IN response to the recent deaths of up to a million fish in the Darling River near Menindee, members of Australia’s largest recreational fishing conservation organisation, OzFish Unlimited, are working to instal several aerators into major weir pools where fish may seek refuge.
OzFish Founder, CEO and former NSW Fisheries advisor Craig Copeland said the tragic event “has been difficult to watch so we will try and do what we can for the fish that are left as these conditions continue.”
OzFish Unlimited, with the support of their major partner BCF, are raising funds through their ongoing “Give Back to Habitat” campaign to purchase and operate these much needed aerators. In response to OzFish’s initiative, the NSW government will be funding another 16 aerators around the state.
Mr Copeland acknowledged that the rescue attempt was not a long-term solution but said “the process would help counteract areas of low oxygen levels that have presented in the river due to low flows”.
The organisation’s local branch in the Sunraysia District of Victoria has created a GoFundMe page to raise money and awareness of the devastation.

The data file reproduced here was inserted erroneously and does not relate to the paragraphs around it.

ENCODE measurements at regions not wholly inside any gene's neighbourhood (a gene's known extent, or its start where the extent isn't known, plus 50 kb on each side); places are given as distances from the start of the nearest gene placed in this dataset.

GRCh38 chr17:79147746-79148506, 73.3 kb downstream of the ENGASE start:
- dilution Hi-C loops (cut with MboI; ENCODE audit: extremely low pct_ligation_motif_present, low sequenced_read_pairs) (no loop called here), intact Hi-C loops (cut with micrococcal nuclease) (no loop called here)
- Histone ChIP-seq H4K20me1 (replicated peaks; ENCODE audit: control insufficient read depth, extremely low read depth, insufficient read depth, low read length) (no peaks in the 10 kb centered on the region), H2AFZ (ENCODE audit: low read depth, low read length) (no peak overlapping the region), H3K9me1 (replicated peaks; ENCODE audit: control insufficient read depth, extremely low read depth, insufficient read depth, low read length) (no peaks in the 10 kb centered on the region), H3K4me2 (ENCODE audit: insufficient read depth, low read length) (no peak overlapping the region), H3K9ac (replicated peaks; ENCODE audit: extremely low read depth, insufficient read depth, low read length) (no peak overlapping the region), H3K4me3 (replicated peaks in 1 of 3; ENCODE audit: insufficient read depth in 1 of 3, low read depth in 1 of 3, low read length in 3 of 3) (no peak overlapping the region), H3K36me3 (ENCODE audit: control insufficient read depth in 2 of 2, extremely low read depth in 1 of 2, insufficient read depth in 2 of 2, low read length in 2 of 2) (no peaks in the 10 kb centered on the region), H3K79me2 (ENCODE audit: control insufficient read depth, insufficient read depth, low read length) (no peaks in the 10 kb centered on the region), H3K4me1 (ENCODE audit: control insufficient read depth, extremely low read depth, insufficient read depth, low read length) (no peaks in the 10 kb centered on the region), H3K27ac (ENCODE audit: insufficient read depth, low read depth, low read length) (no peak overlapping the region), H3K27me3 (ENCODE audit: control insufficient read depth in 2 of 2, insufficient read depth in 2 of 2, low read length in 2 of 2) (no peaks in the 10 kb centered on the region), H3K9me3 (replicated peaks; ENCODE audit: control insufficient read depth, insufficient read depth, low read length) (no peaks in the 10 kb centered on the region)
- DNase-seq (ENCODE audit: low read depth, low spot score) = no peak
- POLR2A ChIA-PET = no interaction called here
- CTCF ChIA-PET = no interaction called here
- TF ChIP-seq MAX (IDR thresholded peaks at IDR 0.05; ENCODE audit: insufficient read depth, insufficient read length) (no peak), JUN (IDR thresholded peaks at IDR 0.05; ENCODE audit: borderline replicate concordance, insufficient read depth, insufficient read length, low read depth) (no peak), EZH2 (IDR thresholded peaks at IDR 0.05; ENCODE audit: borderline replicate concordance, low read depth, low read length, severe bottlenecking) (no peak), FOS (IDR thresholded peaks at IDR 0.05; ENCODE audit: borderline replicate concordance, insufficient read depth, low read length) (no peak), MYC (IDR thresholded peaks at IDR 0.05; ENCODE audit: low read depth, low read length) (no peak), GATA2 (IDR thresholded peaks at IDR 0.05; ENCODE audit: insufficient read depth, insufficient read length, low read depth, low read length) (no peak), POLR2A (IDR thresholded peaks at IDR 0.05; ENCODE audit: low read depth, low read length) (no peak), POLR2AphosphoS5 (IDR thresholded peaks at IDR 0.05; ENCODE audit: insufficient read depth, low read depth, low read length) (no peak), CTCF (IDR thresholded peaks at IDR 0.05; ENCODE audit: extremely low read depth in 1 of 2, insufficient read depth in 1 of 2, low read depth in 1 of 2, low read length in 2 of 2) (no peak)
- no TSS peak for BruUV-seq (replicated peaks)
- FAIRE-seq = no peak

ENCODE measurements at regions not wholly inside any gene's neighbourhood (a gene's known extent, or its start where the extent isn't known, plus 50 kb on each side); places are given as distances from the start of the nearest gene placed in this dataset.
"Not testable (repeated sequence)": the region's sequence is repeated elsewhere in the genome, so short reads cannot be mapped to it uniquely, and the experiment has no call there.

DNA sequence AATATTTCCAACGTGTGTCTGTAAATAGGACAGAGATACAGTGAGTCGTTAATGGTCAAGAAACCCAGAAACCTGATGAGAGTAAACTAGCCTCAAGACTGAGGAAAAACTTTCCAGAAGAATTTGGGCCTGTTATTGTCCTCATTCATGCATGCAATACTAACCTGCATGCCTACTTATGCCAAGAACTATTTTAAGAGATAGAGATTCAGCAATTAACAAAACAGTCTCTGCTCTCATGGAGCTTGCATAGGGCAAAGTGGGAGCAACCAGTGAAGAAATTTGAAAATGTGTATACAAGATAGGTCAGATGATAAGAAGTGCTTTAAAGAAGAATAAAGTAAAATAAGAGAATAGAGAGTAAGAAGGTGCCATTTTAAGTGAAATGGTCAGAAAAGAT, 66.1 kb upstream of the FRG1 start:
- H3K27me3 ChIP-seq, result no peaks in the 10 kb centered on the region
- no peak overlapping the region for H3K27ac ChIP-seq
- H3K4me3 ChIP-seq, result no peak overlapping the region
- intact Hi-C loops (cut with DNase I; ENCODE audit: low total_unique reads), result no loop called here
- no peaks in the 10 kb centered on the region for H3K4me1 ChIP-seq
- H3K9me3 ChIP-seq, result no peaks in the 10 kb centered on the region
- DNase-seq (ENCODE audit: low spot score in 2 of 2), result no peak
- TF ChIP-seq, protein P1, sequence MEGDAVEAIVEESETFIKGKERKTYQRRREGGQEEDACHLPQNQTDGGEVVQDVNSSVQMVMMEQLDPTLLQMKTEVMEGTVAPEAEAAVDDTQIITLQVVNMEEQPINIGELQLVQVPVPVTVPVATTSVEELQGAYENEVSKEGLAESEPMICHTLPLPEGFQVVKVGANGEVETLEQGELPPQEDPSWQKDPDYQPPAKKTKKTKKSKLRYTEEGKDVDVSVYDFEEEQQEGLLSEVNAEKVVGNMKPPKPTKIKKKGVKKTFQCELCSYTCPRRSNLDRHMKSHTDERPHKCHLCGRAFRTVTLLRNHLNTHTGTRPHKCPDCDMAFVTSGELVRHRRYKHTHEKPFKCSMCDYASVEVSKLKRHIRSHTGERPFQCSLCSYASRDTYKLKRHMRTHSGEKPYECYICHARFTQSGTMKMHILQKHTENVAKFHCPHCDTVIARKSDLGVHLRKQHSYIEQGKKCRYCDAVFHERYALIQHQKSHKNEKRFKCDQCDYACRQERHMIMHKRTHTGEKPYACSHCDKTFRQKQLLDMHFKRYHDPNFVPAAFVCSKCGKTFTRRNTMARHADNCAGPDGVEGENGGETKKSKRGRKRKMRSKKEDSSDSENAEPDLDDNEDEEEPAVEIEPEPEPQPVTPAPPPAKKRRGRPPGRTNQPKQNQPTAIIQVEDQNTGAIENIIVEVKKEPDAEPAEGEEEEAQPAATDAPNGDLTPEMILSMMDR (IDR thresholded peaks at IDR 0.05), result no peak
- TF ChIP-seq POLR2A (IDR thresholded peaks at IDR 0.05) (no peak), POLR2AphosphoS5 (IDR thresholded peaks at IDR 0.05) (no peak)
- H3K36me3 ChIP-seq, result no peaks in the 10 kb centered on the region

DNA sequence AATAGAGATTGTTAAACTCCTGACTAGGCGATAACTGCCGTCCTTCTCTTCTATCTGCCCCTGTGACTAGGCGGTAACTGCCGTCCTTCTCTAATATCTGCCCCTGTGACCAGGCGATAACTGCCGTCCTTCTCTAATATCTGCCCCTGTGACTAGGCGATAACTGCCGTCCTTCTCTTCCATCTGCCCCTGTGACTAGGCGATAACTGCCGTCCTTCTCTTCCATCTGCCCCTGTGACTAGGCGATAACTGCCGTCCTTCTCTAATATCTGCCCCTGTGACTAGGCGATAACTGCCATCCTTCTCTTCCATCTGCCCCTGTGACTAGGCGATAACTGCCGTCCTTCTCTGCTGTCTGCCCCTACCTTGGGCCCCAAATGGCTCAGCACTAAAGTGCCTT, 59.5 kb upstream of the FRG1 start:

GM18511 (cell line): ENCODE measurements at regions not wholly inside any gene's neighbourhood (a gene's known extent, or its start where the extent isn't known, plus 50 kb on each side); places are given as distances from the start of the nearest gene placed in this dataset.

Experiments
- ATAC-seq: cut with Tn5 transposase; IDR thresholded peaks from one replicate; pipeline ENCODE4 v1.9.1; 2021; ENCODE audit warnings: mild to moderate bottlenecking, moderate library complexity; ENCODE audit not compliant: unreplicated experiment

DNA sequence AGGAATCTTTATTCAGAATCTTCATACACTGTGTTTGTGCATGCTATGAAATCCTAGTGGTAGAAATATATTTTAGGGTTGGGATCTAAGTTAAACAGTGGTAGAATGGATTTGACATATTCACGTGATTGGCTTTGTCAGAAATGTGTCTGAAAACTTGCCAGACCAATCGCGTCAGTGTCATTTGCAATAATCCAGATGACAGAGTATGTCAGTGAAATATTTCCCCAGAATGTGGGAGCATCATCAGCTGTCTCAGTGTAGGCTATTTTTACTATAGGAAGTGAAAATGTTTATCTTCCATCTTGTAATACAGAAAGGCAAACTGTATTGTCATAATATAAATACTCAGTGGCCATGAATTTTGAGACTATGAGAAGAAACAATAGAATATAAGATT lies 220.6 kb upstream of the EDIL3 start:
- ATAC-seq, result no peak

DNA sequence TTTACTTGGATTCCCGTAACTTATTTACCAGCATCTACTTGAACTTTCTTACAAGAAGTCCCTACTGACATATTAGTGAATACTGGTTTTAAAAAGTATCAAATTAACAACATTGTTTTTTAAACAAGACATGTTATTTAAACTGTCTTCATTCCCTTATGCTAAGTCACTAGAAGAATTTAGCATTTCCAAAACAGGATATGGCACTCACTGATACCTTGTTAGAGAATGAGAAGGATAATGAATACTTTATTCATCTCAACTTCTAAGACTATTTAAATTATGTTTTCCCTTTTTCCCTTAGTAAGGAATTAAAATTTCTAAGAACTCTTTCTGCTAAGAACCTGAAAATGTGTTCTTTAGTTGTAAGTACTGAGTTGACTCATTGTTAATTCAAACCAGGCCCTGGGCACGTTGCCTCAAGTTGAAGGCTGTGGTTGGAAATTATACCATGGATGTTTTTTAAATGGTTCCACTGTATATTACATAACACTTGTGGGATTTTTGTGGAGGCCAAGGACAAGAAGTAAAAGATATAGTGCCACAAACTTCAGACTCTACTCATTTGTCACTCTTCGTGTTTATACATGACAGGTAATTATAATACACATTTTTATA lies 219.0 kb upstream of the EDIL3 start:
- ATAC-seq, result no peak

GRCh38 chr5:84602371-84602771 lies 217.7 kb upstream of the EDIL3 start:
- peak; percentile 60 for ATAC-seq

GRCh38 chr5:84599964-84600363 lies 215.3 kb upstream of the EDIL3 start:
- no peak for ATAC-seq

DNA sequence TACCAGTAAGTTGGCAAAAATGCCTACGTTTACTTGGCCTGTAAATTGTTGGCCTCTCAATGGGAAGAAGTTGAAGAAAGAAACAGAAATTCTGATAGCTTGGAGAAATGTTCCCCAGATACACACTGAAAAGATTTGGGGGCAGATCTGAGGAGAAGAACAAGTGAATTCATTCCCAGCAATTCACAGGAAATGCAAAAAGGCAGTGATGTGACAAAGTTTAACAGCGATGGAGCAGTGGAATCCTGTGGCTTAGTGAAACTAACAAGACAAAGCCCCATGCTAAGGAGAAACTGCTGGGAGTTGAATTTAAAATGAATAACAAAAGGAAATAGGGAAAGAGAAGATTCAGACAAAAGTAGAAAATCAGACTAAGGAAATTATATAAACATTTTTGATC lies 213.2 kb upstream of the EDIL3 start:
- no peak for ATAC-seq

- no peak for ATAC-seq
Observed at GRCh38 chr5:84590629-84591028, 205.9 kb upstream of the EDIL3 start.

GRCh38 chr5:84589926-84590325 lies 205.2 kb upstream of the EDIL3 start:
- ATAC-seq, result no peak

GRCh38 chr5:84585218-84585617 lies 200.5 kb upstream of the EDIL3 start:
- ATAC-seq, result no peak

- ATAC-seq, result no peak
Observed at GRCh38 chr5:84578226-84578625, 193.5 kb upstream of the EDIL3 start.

OzFish Sunraysia President, Braeden Lampard, described the scenes of dead fish as simply horrific.
You can find out more about the aerators HERE, and donations to the OzFish GoFundMe page can be made by clicking on Save The Darling Fish or by visiting any BCF store as part of their “Give Back to Habitat” Campaign.”
Meanwhile, a new fish kill event at Lake Hume this week was downgraded to 60 dead fish from 1,800 after authorities from the Department of Primary Industries arrived to investigate.
According to an article in The Guardian, the office of primary industries minister, Niall Blair, initially suggested some 1,800 fish had died in Lake Hume, part of the Murray River system.
His department subsequently said an investigation had found “approximately 60 dead carp were located in the water” near a boat ramp.
“A cause of the fish kill has not yet been determined, however, there are no algal or dissolved oxygen issues noticeable,” the DPI said in a statement.
Both issues were covered on The Project this week (see below).